We must also actively forgive. This means that we can’t just stop with the forgiveness. We must be intentional to love on the ones who have hurt us, whether this is actively or more privately in prayer. Take steps forward that help to solidify this forgiveness and this will also bring you healing.

Finding healing after being hurt is essential to truly healing and rebuilding broken relationships. Take time to honestly seek after God in this process. 

What have you found helpful in rebuilding broken relationships? I’d love for you to share in the comments below!



  1. I love these steps, thanks for sharing. And I’ve found remembering that were also sinners and not perfect helps. We are not perfect creatures that’s why God gave us grace..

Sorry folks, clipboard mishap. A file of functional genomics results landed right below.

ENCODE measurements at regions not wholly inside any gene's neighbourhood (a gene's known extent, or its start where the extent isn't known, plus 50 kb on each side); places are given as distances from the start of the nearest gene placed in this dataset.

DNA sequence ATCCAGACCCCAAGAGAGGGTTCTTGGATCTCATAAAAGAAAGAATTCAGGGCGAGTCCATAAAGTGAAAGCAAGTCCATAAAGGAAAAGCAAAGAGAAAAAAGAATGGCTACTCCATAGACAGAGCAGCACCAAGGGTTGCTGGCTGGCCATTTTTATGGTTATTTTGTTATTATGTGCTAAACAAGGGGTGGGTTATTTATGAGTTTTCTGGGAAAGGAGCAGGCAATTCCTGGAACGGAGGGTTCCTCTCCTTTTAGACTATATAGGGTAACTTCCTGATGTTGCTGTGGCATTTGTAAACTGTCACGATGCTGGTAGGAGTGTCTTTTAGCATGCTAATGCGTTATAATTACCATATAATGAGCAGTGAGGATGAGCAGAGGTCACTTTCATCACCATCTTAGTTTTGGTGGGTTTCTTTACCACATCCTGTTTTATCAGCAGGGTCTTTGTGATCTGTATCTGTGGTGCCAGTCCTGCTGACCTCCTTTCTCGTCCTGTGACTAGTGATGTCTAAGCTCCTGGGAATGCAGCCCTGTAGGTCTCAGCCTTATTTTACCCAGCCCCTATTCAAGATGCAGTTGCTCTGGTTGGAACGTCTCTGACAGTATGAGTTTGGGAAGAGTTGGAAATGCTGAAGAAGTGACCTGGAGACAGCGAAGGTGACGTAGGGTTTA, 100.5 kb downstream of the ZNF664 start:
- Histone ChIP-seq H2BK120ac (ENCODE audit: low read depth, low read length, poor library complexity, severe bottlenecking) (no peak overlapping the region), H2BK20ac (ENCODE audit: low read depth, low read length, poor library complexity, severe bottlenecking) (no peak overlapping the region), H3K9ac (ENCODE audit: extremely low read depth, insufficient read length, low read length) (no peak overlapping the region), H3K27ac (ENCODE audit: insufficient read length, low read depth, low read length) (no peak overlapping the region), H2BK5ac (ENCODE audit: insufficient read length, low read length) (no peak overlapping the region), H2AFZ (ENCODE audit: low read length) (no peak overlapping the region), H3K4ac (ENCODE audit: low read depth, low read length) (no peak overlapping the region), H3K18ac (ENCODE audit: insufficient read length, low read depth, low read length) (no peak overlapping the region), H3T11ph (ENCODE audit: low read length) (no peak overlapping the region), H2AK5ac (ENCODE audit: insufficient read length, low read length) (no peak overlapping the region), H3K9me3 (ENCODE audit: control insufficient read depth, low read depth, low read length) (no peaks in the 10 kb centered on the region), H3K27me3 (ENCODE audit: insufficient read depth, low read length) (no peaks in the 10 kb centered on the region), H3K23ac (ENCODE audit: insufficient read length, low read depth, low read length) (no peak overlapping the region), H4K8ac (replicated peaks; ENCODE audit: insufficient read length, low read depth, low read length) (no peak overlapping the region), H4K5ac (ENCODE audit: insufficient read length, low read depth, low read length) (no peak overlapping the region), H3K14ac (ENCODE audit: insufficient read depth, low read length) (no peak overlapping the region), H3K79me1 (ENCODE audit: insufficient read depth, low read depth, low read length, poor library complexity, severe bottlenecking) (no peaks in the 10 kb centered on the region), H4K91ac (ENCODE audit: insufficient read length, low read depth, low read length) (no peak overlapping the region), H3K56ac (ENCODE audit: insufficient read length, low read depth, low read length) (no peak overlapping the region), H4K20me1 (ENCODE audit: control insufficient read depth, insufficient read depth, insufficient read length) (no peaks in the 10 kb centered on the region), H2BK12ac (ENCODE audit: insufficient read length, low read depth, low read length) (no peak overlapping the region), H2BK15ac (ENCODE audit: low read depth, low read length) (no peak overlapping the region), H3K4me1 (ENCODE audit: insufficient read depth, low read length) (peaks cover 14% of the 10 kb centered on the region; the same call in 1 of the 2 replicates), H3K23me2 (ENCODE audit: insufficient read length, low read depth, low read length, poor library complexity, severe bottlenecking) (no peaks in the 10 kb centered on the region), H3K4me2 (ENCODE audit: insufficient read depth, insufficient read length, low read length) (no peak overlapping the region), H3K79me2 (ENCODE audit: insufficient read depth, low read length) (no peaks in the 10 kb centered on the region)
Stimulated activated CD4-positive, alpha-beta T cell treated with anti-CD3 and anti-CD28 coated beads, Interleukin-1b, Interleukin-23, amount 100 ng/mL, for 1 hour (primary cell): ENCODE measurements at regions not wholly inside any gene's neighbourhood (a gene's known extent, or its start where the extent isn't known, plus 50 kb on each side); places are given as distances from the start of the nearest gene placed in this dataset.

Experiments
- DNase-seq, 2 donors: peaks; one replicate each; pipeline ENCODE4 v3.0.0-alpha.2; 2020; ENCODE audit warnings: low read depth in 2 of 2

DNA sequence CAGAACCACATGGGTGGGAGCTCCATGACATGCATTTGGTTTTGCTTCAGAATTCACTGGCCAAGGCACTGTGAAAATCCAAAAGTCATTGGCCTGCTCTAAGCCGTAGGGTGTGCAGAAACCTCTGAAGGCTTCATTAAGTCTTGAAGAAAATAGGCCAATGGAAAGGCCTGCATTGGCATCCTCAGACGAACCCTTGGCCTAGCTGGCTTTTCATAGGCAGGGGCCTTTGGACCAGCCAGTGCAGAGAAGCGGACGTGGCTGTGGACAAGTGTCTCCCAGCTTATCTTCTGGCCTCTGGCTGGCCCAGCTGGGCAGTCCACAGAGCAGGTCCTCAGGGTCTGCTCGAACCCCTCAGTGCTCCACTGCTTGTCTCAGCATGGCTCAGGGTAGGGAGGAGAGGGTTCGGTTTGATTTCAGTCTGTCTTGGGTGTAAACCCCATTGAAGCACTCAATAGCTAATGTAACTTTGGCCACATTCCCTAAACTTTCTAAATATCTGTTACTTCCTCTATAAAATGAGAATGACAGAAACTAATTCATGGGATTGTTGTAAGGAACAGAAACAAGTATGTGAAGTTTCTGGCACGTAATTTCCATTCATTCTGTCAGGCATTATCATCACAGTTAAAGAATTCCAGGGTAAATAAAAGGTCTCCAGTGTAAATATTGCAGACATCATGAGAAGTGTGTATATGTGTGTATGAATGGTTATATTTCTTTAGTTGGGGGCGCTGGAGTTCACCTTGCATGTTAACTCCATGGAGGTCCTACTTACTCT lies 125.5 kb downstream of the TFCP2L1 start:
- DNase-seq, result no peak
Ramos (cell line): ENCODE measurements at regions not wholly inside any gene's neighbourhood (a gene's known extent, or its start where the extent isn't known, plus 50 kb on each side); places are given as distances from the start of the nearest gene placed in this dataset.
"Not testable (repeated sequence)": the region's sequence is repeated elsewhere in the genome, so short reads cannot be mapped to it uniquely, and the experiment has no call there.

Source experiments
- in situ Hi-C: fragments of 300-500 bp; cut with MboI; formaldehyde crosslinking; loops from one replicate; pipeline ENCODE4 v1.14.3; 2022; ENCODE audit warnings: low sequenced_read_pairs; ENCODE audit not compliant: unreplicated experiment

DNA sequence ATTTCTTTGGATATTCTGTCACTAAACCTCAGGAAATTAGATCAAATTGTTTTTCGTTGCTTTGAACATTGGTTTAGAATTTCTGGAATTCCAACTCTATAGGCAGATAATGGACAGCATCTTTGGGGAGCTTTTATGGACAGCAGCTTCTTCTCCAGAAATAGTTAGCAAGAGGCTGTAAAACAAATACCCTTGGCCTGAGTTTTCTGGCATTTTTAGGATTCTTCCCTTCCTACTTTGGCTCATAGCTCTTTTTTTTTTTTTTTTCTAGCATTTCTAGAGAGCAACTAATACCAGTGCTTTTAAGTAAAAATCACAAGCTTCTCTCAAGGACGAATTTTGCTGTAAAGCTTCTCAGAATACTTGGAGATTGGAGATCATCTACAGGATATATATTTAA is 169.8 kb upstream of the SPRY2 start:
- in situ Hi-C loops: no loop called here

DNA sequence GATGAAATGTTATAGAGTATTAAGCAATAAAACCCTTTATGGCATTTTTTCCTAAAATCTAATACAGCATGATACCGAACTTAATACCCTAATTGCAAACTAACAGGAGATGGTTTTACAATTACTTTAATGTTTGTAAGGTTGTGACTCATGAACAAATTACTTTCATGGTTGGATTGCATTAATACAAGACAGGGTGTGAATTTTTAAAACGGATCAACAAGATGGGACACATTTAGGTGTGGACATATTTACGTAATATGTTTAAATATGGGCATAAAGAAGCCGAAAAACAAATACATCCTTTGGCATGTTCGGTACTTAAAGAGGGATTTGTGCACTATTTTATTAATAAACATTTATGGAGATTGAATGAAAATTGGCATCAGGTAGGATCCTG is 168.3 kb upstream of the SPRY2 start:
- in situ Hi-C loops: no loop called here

2. Celebrating 8 years with my partner today… but there was a period where we split up (and I thought that was is it… we were just another statistic).

    I took the time we were apart to draw closer to God, asking Him to bring a Godly man into my life (my partner already was a Godly man, I was only just starting to become more serious in my faith).

    It turns out that whilst God was working on me, He was also using me to work on my partner, bringing him closer to God as well, before joining us back together as a couple.

    God is a healer – He can see what we need before we do, and works in so many mysterious ways, using other people to help guide us too. <3

  3. Thank you for this. This is something that I have been struggling with for the past few years. I think I am at the “healing our hearts” part of it now. Just learning how to pray continually and surrendering my hurts to Jesus. Also, I am struggling through the “actively forgive” part. This is tough because I want to continue to think about the past hurts and fears that keep me seeing through the wounds instead of seeing my friend through the eyes of Jesus.